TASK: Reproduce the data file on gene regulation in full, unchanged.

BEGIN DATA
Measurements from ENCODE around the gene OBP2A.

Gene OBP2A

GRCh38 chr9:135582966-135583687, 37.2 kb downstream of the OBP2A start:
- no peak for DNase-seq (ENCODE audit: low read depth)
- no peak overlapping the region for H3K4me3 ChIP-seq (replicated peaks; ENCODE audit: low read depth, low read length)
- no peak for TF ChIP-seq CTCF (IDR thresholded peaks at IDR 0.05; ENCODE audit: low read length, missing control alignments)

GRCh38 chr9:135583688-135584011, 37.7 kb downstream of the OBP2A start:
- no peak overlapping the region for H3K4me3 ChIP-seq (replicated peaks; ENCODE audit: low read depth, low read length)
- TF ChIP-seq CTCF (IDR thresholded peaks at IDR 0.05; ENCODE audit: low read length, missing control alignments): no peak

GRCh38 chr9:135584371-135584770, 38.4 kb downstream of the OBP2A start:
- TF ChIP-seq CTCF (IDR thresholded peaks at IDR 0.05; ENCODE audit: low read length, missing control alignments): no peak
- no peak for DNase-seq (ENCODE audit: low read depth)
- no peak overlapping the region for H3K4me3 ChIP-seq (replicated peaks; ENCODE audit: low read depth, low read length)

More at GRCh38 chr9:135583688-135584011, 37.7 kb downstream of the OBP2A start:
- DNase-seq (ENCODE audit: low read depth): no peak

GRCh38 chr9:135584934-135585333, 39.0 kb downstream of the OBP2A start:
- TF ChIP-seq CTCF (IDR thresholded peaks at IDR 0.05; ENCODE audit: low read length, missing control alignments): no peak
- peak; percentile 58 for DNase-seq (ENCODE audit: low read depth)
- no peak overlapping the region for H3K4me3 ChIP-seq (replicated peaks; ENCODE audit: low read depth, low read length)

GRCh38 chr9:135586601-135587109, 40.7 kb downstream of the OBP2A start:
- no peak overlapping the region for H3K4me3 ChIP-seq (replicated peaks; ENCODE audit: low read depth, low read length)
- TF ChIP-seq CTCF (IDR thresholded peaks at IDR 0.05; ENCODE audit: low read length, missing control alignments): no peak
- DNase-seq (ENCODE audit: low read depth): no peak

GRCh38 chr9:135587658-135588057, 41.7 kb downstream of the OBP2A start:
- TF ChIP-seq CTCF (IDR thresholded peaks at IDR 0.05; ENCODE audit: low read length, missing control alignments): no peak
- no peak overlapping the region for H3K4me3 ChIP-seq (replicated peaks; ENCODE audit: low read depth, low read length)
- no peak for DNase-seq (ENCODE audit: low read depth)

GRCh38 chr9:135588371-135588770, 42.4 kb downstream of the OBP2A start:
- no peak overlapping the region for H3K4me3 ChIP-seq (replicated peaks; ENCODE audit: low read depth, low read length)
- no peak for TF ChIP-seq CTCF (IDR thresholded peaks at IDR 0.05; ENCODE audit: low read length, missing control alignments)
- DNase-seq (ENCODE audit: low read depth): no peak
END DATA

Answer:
Measurements from ENCODE around the gene OBP2A.

Gene OBP2A

GRCh38 chr9:135582966-135583687, 37.2 kb downstream of the OBP2A start:
- no peak for DNase-seq (ENCODE audit: low read depth)
- no peak overlapping the region for H3K4me3 ChIP-seq (replicated peaks; ENCODE audit: low read depth, low read length)
- no peak for TF ChIP-seq CTCF (IDR thresholded peaks at IDR 0.05; ENCODE audit: low read length, missing control alignments)

GRCh38 chr9:135583688-135584011, 37.7 kb downstream of the OBP2A start:
- no peak overlapping the region for H3K4me3 ChIP-seq (replicated peaks; ENCODE audit: low read depth, low read length)
- TF ChIP-seq CTCF (IDR thresholded peaks at IDR 0.05; ENCODE audit: low read length, missing control alignments): no peak

GRCh38 chr9:135584371-135584770, 38.4 kb downstream of the OBP2A start:
- TF ChIP-seq CTCF (IDR thresholded peaks at IDR 0.05; ENCODE audit: low read length, missing control alignments): no peak
- no peak for DNase-seq (ENCODE audit: low read depth)
- no peak overlapping the region for H3K4me3 ChIP-seq (replicated peaks; ENCODE audit: low read depth, low read length)

More at GRCh38 chr9:135583688-135584011, 37.7 kb downstream of the OBP2A start:
- DNase-seq (ENCODE audit: low read depth): no peak

GRCh38 chr9:135584934-135585333, 39.0 kb downstream of the OBP2A start:
- TF ChIP-seq CTCF (IDR thresholded peaks at IDR 0.05; ENCODE audit: low read length, missing control alignments): no peak
- peak; percentile 58 for DNase-seq (ENCODE audit: low read depth)
- no peak overlapping the region for H3K4me3 ChIP-seq (replicated peaks; ENCODE audit: low read depth, low read length)

GRCh38 chr9:135586601-135587109, 40.7 kb downstream of the OBP2A start:
- no peak overlapping the region for H3K4me3 ChIP-seq (replicated peaks; ENCODE audit: low read depth, low read length)
- TF ChIP-seq CTCF (IDR thresholded peaks at IDR 0.05; ENCODE audit: low read length, missing control alignments): no peak
- DNase-seq (ENCODE audit: low read depth): no peak

GRCh38 chr9:135587658-135588057, 41.7 kb downstream of the OBP2A start:
- TF ChIP-seq CTCF (IDR thresholded peaks at IDR 0.05; ENCODE audit: low read length, missing control alignments): no peak
- no peak overlapping the region for H3K4me3 ChIP-seq (replicated peaks; ENCODE audit: low read depth, low read length)
- no peak for DNase-seq (ENCODE audit: low read depth)

GRCh38 chr9:135588371-135588770, 42.4 kb downstream of the OBP2A start:
- no peak overlapping the region for H3K4me3 ChIP-seq (replicated peaks; ENCODE audit: low read depth, low read length)
- no peak for TF ChIP-seq CTCF (IDR thresholded peaks at IDR 0.05; ENCODE audit: low read length, missing control alignments)
- DNase-seq (ENCODE audit: low read depth): no peak